“In St. Marc, there’s 25 or 30 people now with new 4-by-4s. They didn’t have money to buy chicken for dinner before, but now they have these brand-new vehicles,” said a retired Canadian policeman, Jean LaFaille, who heads the U.N. mission’s major crimes unit. “It’s very easy for traffickers to get local people to do things, even to get rid of people who are a problem for them. There probably won’t even be an investigation.”
The drug lords’ reach into Haitian officialdom was also evident this year when a judge ordered the arrest of the head of the Central Financial Intelligence Unit, which has been investigating drug-money laundering as well as other crimes. The unit released more than $6 million in funds it had frozen to secure the release of its jailed director. None of its hundreds of cases has been forwarded for prosecution.
The role of Venezuela
Venezuela’s status as a favored launch pad for illegal flights taking Colombian dope toward its final market is the direct result of extensive corruption in the armed forces of President Hugo Chavez, foreign counter-narcotics officials say.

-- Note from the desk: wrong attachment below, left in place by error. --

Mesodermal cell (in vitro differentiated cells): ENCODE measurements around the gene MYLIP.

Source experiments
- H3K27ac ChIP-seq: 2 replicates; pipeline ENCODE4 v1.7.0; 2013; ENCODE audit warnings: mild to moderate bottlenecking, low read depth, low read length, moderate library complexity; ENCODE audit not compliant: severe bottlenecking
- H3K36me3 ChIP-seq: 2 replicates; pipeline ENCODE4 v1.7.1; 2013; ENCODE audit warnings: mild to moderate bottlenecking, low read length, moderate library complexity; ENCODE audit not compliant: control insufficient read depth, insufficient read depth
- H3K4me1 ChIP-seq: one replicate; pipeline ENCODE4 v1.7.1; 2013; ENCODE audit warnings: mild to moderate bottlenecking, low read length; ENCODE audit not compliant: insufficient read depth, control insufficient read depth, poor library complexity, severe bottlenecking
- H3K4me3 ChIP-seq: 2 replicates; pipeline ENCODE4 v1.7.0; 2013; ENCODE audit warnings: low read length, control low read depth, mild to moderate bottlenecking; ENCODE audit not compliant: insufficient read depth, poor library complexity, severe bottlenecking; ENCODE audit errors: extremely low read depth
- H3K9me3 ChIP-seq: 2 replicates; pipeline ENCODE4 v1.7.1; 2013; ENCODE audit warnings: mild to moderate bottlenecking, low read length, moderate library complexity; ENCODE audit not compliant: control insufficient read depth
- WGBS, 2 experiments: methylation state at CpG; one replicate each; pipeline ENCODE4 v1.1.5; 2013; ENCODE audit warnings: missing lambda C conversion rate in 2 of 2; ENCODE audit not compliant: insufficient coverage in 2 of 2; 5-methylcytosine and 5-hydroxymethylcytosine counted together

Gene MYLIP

Although they don’t believe Chavez is personally involved, these officials say that top uniformed officials reportedly earn as much as $3,000 a kilogram to look the other way as tons of cocaine are flown or shipped out of the country.
The shift of Colombian cocaine to Venezuela for transshipment has occurred in part because of Plan Colombia, the U.S. aid program to fight drug trafficking and terrorism. Flight monitoring technology given to the government of President Alvaro Uribe has increasingly denied traffickers a direct “air bridge” from Colombia to the United States.
The close relationship between Colombian agents and the DEA also built a network of informants, leading to major busts in recent years.